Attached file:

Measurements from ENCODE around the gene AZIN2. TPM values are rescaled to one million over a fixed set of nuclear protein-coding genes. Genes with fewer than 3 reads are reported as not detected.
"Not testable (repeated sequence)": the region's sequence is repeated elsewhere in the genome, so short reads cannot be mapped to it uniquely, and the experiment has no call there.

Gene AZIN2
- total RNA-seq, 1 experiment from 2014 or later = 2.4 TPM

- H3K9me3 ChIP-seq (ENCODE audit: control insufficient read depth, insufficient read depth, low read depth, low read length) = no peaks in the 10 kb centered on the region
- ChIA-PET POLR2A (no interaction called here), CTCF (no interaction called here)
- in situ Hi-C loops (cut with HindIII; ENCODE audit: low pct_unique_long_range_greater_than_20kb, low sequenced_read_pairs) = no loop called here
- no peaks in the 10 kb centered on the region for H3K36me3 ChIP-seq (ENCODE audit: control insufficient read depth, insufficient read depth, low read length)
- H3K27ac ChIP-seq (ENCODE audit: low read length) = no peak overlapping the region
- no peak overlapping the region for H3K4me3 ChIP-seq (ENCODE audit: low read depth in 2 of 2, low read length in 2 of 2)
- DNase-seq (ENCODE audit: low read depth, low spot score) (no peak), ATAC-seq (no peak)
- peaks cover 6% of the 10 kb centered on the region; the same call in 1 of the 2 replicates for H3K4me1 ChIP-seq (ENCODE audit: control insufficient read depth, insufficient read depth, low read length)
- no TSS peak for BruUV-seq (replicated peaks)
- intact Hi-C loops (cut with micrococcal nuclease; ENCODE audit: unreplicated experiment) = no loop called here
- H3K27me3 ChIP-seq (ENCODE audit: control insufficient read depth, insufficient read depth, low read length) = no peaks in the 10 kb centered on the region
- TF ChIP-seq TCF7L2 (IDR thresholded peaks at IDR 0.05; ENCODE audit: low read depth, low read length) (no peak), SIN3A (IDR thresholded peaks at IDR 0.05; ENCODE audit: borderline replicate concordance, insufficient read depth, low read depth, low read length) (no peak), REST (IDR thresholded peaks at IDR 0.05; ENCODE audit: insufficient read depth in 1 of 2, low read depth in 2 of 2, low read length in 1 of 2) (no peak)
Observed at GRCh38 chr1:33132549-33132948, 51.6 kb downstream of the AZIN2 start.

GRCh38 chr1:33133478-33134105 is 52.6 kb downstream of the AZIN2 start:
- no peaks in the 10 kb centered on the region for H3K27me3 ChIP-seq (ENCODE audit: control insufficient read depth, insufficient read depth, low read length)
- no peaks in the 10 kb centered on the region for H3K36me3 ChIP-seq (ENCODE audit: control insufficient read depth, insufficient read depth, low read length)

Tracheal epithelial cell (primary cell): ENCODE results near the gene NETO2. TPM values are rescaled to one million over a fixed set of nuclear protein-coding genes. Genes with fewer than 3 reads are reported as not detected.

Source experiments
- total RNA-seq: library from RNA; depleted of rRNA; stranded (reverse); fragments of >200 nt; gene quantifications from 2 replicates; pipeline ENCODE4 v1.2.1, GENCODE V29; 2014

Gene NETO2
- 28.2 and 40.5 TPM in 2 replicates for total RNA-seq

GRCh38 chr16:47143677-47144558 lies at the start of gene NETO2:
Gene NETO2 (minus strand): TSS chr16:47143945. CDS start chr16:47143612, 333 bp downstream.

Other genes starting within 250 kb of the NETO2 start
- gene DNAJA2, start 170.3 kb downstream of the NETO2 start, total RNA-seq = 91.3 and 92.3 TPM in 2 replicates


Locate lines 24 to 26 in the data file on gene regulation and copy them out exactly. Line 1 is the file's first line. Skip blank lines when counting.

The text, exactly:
Gene NETO2
- 28.2 and 40.5 TPM in 2 replicates for total RNA-seq

GRCh38 chr16:47143677-47144558 lies at the start of gene NETO2: